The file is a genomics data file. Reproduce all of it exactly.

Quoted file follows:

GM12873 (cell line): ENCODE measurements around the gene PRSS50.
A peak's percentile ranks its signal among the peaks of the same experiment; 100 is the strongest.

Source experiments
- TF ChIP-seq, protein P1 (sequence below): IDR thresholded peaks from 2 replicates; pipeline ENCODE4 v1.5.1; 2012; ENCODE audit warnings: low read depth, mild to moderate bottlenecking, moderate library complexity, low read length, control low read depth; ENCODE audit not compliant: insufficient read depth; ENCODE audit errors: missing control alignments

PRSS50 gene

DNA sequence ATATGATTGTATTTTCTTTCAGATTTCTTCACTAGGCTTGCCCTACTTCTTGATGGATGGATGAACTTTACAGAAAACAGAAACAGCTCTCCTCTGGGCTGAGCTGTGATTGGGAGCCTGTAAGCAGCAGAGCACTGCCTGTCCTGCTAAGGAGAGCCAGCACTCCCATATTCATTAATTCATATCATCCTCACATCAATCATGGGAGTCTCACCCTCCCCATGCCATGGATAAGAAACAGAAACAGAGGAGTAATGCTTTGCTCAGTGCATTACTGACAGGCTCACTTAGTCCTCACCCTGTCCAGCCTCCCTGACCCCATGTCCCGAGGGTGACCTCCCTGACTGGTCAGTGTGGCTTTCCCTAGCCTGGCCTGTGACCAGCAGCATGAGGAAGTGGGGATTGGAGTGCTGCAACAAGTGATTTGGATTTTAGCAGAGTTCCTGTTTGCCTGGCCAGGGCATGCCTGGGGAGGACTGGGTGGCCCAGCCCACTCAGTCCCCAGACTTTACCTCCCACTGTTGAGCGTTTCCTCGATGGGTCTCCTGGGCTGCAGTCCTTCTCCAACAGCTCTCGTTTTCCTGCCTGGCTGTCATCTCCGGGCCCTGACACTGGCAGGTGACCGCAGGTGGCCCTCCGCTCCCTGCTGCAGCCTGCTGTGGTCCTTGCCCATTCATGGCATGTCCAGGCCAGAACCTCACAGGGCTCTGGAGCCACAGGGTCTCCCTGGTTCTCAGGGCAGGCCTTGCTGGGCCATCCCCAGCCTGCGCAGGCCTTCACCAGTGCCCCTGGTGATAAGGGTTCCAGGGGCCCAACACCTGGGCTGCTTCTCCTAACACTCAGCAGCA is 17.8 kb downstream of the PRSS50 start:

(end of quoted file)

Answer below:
GM12873 (cell line): ENCODE measurements around the gene PRSS50.
A peak's percentile ranks its signal among the peaks of the same experiment; 100 is the strongest.

Source experiments
- TF ChIP-seq, protein P1 (sequence below): IDR thresholded peaks from 2 replicates; pipeline ENCODE4 v1.5.1; 2012; ENCODE audit warnings: low read depth, mild to moderate bottlenecking, moderate library complexity, low read length, control low read depth; ENCODE audit not compliant: insufficient read depth; ENCODE audit errors: missing control alignments

PRSS50 gene

DNA sequence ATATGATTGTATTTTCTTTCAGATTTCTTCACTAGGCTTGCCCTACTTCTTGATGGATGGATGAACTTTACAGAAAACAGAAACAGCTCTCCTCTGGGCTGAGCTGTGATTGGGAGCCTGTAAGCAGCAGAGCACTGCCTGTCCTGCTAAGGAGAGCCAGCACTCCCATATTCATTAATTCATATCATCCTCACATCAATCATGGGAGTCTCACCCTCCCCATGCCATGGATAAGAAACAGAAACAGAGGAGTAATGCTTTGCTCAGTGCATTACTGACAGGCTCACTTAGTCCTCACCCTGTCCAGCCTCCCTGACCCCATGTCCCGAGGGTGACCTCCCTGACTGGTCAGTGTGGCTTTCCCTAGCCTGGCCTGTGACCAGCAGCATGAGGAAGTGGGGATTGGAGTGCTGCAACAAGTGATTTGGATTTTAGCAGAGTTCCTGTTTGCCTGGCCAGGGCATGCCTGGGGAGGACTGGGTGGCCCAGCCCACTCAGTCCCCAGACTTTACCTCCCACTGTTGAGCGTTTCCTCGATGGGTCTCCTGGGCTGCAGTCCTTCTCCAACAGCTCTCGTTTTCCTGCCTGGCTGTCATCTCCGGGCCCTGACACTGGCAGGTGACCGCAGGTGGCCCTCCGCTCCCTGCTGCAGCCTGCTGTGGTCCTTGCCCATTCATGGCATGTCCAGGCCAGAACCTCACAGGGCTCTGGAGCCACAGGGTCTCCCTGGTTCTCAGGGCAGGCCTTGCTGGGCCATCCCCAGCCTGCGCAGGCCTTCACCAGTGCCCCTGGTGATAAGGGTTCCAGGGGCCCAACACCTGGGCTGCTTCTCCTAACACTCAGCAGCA is 17.8 kb downstream of the PRSS50 start: